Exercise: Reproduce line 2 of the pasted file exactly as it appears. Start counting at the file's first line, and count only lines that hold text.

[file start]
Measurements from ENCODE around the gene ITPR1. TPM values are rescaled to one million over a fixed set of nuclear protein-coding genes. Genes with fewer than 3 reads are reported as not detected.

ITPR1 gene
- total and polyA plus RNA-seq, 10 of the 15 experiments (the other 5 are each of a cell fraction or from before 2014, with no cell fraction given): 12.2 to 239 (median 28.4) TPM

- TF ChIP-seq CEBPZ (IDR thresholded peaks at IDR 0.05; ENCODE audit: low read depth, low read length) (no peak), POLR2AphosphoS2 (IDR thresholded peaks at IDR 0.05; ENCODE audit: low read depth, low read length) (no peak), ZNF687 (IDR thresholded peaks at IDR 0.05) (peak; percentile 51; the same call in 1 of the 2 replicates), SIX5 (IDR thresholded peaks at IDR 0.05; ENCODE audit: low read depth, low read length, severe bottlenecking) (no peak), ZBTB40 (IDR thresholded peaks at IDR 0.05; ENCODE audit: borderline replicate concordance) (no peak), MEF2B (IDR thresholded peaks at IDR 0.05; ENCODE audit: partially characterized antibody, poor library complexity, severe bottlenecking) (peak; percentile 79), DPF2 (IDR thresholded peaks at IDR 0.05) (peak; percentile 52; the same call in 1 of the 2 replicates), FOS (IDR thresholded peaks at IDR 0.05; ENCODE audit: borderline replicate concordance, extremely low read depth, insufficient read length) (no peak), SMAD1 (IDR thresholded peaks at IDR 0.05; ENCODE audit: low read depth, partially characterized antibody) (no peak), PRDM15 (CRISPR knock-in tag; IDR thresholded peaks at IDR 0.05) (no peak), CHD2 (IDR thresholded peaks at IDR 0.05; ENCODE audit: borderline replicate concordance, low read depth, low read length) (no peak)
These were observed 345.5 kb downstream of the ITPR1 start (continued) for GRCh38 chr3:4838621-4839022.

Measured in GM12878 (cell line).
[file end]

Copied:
ITPR1 gene